Open Season

By Maryann Miller


Dallas Detective Sarah Kingsley is up against a review board and protesters after she shoots and kills a black child during a case in which her partner also ends up dead. Coming back to the job after some leave time, she’s paired with Angel Johnson, a new detective to the department. Neither is happy with the situation. First up for the pair is the murder of a mall employee. However, one murder turns into two as a security guard at another mall is found dead, followed days later by a window display worker. Both detectives have to deal with almost nonexistent clues, pressure from above to catch the killer, changes in their personal lives, and constant racial issues driving a wedge between them.

Nothing too unique here. As the plot unfolds there is more to the story and the characters which keep it interesting. This isn’t all mystery as there is romance and other subplots.


Sarah Kingsley: White, lost her partner when a drug operation went bad. Stays fit by running. FromTennessee. Lost her mother as a teen. Sometime smoker. Owns a stray kitten. Loner with few friends.

Angel Johnson: Black, new to homicide. Has a brother. Her dad is racist against white cops. Stays fit through taekwondo.

Good dichotomy between the two main characters. There are some supporting players brought in to provide tension and conflict – the accountant who hooks up with Sarah, a handsome narcotics officer who’d like to hook up with Angel, the understanding but tough Lieutenant. Both Sarah and Angel receive their fair share of personal story and background. Sometimes, character aspects aren’t used by the author and one wonders why they’re included. However, I like the fact Angel uses her martial arts and Sarah’s fitness routine is interrupted but never forgotten.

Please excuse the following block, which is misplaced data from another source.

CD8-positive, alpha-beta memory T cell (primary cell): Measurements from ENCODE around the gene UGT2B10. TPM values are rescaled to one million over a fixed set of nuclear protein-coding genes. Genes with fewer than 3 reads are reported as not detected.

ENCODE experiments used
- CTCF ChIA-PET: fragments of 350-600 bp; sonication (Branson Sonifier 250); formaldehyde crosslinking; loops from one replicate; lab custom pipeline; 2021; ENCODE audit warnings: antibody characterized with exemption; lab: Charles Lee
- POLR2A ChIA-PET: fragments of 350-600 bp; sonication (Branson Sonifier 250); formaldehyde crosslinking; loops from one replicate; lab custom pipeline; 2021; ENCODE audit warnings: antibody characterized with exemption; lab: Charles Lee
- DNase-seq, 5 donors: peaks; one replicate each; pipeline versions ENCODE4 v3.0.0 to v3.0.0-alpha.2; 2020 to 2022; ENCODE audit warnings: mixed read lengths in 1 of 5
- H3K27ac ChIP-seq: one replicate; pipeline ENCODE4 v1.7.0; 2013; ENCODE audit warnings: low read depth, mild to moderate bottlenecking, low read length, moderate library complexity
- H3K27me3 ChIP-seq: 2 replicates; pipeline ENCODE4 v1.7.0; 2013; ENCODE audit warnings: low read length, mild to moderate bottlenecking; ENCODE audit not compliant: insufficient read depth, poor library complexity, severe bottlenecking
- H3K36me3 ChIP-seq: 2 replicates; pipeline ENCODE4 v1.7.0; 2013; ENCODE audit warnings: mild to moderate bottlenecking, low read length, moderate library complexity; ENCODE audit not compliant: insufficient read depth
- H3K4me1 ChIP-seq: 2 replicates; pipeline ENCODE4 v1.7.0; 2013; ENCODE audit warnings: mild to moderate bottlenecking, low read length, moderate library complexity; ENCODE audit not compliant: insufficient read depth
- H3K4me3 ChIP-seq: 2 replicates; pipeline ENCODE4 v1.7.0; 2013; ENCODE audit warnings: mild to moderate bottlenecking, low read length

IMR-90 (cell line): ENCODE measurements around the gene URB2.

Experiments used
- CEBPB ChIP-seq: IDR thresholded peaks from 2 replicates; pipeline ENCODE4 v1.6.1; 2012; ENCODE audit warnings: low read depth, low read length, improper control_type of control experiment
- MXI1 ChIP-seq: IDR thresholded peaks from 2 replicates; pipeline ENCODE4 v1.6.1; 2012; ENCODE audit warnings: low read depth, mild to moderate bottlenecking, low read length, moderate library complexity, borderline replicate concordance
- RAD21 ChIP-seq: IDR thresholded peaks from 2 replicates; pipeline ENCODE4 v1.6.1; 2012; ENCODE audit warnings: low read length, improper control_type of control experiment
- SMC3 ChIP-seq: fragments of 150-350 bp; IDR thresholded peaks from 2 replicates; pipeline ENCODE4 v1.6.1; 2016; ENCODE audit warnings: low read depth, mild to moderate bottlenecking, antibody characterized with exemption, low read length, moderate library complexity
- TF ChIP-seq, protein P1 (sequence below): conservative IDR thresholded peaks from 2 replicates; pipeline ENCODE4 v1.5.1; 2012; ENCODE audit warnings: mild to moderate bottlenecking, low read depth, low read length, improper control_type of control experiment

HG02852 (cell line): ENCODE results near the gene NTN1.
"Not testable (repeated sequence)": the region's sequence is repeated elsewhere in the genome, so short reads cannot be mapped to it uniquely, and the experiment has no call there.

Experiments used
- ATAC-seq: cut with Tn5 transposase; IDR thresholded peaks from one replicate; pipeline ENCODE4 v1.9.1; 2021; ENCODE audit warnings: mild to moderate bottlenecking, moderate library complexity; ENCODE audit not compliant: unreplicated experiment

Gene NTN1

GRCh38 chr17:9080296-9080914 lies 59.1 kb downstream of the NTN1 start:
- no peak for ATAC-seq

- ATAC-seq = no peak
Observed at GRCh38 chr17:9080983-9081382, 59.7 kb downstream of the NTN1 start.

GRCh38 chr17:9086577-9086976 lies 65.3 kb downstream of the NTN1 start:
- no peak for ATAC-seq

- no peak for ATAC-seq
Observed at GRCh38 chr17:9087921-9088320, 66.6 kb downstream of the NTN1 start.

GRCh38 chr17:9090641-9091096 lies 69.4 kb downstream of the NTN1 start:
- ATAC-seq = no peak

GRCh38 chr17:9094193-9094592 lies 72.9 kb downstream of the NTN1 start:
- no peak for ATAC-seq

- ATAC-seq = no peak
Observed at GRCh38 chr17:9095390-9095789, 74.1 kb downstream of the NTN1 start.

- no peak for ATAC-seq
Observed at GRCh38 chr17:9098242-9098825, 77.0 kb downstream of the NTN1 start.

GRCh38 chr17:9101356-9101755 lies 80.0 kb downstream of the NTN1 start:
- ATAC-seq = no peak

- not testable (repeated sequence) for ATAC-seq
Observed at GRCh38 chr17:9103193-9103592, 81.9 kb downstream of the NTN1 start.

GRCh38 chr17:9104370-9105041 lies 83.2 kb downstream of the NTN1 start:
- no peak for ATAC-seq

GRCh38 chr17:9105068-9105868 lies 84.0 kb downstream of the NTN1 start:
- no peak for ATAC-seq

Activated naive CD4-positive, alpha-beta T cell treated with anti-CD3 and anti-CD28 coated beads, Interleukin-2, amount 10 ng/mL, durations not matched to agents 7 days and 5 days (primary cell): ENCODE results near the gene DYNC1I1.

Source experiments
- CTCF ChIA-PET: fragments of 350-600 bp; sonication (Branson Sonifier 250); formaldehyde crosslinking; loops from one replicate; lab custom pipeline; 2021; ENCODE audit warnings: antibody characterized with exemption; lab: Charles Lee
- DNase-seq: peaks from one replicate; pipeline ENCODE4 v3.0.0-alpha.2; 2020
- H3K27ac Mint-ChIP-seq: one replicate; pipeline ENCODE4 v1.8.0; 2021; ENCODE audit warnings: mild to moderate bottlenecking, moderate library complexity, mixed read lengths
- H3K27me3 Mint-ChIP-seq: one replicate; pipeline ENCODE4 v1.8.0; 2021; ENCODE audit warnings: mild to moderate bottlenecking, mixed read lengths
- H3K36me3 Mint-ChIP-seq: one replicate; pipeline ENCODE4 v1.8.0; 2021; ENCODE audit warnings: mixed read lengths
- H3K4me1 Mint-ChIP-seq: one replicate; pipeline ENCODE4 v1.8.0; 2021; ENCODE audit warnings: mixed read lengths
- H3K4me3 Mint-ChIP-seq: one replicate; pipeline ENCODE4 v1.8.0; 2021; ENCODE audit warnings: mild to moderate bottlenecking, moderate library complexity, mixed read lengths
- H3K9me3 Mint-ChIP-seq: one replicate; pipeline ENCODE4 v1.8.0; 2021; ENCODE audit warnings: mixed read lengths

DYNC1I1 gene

Fairly straightforward. There is a lot of non-dialogue, by which I mean there are conversations that start, but don’t finish. I was hoping for more of a blow up between Sarah and Angel. Conversations about the case are succinct and don’t wander.


There are not any technical or scientific details. This is a police procedural with some subplots. A few point of view problems in some chapters, but not enough to completely throw off the reader. A little profanity. The scenes are tight with not a lot of detail. This is a story where clues and leads are sporadic so there are a lot of scenes that don’t go anywhere other than to keep up the tension and continue some of the subplots. Still, a very nicely written book. I’ll keep an eye out for the next in the series.

My ranking:

Purple Belt


Posted on May 28, 2012, in Uncategorized. Bookmark the permalink. Leave a comment.

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